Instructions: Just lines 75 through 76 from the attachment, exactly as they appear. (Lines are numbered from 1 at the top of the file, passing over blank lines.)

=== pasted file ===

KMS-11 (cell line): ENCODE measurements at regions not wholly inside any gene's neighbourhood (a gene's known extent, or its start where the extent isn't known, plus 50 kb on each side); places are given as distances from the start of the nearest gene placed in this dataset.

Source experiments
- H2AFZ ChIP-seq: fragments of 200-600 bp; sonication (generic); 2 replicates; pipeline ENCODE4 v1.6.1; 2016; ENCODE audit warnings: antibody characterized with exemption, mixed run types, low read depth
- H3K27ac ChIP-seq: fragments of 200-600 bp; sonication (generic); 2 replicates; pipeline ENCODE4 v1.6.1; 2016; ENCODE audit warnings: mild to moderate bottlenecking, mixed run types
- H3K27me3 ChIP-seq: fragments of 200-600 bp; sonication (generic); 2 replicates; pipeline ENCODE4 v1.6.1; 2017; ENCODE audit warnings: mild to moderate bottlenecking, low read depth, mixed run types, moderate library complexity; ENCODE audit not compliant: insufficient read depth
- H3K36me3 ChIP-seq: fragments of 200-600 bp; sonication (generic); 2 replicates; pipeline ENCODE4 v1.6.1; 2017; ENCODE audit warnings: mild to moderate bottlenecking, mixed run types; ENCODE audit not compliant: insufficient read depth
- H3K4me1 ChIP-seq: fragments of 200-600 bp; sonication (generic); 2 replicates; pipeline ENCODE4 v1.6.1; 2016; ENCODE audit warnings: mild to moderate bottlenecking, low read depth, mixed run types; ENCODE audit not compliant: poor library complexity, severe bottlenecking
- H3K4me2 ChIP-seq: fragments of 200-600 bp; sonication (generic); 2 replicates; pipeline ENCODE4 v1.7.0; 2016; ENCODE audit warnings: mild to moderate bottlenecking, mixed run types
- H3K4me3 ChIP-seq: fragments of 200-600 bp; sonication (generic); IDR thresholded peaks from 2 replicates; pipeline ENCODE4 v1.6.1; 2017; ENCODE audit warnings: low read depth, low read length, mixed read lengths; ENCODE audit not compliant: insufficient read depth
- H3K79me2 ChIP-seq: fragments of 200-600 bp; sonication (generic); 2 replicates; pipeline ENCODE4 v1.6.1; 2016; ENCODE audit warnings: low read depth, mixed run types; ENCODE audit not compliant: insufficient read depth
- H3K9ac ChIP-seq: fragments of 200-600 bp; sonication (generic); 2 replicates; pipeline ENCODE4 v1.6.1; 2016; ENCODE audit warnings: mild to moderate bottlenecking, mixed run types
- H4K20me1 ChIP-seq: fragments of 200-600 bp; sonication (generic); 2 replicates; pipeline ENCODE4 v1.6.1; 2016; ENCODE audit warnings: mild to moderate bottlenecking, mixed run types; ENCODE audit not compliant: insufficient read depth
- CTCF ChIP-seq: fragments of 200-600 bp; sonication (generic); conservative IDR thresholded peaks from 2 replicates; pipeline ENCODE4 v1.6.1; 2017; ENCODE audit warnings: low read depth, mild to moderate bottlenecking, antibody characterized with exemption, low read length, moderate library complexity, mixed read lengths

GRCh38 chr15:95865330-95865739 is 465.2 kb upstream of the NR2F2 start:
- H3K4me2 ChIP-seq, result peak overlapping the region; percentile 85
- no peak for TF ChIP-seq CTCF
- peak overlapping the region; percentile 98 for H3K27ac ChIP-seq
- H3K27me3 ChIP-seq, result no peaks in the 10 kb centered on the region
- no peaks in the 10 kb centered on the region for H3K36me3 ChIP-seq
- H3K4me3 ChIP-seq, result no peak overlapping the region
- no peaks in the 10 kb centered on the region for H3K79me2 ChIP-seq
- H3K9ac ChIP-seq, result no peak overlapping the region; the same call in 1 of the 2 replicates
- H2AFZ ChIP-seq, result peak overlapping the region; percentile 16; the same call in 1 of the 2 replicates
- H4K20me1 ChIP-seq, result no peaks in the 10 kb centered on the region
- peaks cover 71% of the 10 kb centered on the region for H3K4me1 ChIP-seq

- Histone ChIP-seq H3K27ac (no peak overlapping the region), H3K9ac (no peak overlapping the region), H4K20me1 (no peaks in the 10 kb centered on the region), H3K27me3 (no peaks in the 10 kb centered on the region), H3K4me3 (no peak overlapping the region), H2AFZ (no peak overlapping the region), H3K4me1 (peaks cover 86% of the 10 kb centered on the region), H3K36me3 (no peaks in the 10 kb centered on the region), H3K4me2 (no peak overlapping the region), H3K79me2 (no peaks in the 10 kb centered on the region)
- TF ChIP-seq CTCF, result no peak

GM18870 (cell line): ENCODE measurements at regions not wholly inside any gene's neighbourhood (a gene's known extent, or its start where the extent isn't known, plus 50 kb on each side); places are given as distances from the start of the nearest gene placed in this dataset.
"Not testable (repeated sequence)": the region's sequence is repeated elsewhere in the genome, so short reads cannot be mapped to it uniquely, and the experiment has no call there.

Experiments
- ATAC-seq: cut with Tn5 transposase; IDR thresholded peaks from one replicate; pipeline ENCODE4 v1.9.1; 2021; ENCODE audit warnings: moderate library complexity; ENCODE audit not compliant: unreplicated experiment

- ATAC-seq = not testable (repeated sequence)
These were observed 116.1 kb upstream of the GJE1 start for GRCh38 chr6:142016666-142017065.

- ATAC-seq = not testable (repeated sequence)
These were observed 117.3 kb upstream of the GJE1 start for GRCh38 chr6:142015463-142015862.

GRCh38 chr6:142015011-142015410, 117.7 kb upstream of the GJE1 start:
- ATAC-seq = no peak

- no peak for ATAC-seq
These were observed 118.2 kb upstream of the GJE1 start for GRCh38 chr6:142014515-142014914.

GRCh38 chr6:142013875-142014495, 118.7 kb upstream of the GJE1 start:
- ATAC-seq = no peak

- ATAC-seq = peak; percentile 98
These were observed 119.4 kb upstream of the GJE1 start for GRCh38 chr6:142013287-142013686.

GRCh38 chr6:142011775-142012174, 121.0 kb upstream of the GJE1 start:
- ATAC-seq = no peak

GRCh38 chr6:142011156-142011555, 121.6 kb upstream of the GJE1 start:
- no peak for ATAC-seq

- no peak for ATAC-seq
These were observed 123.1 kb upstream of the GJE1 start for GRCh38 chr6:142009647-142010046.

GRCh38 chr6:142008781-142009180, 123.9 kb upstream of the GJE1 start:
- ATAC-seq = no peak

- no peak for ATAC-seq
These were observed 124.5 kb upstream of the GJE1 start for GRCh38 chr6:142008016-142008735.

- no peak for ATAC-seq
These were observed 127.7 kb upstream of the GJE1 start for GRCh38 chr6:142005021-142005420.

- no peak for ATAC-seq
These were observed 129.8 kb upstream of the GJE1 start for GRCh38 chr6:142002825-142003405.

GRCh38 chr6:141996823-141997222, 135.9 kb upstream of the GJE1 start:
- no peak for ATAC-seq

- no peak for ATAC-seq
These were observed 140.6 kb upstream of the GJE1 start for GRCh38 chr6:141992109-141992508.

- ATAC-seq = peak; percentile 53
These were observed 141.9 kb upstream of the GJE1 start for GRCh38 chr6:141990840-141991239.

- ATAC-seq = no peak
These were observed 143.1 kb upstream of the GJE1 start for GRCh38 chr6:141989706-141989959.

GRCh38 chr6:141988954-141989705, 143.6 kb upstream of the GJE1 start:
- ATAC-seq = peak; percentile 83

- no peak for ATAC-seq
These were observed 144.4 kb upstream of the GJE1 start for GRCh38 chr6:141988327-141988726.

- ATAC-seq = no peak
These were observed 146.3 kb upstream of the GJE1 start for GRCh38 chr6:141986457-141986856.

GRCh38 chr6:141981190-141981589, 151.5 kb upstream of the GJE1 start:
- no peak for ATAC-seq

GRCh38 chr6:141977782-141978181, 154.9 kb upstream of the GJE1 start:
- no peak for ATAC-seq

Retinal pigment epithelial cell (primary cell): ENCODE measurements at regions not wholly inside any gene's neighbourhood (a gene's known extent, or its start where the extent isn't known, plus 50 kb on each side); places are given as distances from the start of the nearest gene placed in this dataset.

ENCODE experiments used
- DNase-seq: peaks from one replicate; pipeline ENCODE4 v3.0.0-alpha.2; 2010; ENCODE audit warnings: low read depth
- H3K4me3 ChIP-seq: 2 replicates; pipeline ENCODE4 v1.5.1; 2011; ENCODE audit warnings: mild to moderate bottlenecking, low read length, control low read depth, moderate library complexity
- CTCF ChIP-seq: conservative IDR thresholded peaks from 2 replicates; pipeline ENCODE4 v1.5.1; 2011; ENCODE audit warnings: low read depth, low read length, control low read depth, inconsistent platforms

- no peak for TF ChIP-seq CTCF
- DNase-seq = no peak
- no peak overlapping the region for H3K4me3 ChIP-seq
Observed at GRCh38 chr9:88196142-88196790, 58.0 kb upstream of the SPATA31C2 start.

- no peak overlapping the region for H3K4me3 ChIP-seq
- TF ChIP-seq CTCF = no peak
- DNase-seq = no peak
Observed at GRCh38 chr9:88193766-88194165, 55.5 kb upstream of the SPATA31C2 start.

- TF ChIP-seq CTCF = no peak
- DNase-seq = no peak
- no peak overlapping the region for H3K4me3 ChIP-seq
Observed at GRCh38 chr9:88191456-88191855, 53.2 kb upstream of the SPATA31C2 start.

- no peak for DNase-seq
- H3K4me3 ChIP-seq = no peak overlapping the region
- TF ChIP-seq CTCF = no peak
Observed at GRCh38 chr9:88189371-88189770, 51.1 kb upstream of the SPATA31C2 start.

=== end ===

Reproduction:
- no peak for ATAC-seq

Retinal pigment epithelial cell (primary cell): ENCODE measurements at regions not wholly inside any gene's neighbourhood (a gene's known extent, or its start where the extent isn't known, plus 50 kb on each side); places are given as distances from the start of the nearest gene placed in this dataset.